Some chapters address the events of the tragedy directly. Theodore Burgh presents a moving chapter in which he vehemently questions George Zimmerman’s motives and parallels them with his own personal experiences as a Black man at a predominantly White university. In the political scientist and activist Angela Douglas’s powerful contribution, we see a concrete examination of the event in addition to an important assessment of the trial in which she aggressively addresses the shortcomings of the legal system.
Reactions to Trayvon’s death coupled with the results of the trial are painfully yet articulately explored by writers such as Rodney Smith. Not only does he unabashedly expose his emotions, but he also convincingly argues that Trayvon Martin was a person of prominence who was assassinated. Similarly, Deborah Brunson takes a skillful and humane communication studies approach to crafting and questioning the divergent responses of the respective participants in the court proceedings, including some of the jurors and family members. Dennis Rogers expands and explores the diversity of thoughts surrounding the tragedy. He adeptly brings to light many of the uncelebrated players in the trial, such as Zimmerman’s father, and the wide array of reactions to the tragedy by Black people. And like Cristina Cabral, Yvette Modestin expressively correlates the events to her extended family with the need across the Black Diaspora “to cry out loud and speak our truth.” Indeed, the chapters contained in this collection represent a communal outcry of many powerful voices.
Some of the chapters delineate historical or social connections to other events more explicitly. Antonio Tillis’s formidable contribution argues that throughout modern history the Black male body not only has been victimized but also subjectively utilized by the dominant culture. He stresses that we must redefine Blackness; thus, “we as a collective can simultaneously break down the barriers propelled by White mythology, while erecting new images that attest to our strength, intellect…and commitment to survival.” Similarly, Glen Anthony Harris seamlessly and skillfully moves from W.E.B. Du Bois to Emmett Till to Trayvon Martin, illustrating a nation of violence in which Black people disproportionately ← 3 | 4 → serve as victims. In Todd Steven Burroughs’s strong and beautiful contribution, he draws parallels between Till and Trayvon—describing them as identical twins separated by sixty years—while incorporating Hip Hop and criticizing what he terms disposable history. Quito Swan unapologetically terms the episode a lynching and the phenomenon as the Black piñata. His poignant commentary explains how the tragedy directly evolves from a national event to having personal consequences.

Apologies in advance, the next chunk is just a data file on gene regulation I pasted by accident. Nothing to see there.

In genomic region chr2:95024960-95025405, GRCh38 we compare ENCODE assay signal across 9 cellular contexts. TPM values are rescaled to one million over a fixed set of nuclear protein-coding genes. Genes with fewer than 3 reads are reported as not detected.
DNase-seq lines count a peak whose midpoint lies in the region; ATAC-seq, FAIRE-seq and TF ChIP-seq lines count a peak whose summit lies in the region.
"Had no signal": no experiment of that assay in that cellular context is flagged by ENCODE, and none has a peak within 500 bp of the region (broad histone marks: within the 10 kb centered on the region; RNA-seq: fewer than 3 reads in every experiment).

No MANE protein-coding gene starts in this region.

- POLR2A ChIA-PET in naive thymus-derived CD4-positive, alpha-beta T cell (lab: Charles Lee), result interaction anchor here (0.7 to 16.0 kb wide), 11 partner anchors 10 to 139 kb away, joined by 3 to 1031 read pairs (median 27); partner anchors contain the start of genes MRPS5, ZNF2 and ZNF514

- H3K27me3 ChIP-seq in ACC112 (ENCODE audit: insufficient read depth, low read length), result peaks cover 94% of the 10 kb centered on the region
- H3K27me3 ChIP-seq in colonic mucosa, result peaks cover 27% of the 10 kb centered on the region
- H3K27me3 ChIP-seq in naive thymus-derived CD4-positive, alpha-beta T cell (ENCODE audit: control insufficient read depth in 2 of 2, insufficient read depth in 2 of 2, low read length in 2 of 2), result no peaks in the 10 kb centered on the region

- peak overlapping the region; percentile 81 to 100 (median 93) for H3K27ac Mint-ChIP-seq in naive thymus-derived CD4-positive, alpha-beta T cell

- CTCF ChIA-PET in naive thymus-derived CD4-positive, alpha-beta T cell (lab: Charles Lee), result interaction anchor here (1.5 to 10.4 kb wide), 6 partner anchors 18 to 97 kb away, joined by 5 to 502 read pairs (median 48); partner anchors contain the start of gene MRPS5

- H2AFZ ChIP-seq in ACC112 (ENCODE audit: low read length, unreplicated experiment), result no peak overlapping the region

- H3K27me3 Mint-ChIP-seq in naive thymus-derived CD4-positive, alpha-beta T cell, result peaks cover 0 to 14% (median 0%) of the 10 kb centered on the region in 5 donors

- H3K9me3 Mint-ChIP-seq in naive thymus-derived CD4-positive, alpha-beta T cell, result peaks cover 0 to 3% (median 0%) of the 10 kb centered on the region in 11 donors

As Stevens argues, the essays in the collection speak our truths. Some truths seem more intimate, such as Emmanuel Harris II’s message to his daughter or Timothy J. Lensmire’s letter to his son. Or María Zalduondo, whose revealing and unsettling testament of the events from the perspective of her own Catholic beliefs add yet another dimension to the discussion about the Trayvon Martin tragedy. Her words complement well those espoused by AME Zion pastor, William Johnson, when he proclaims to sons and daughters “you do belong” when someone treats you like an “other” and “you can believe,” regardless of those that attempt to rob us of our strength.
Each contributor’s voice seeks to communicate to a greater reality and we invite our readers to draw from their own experiences and see the commonalities present in the chapters from the contributors in addition to the statement from President Barack H. Obama contained in the epilogue. We hope that in addition to the knowledge, wisdom, and understanding in the pages that follow, you will feel the humanity, critical tone, compassion, and love in our words.
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- Publication date
- 2014 (May)
- New York, Bern, Berlin, Bruxelles, Frankfurt am Main, Oxford, Wien, 2015. 195 pp.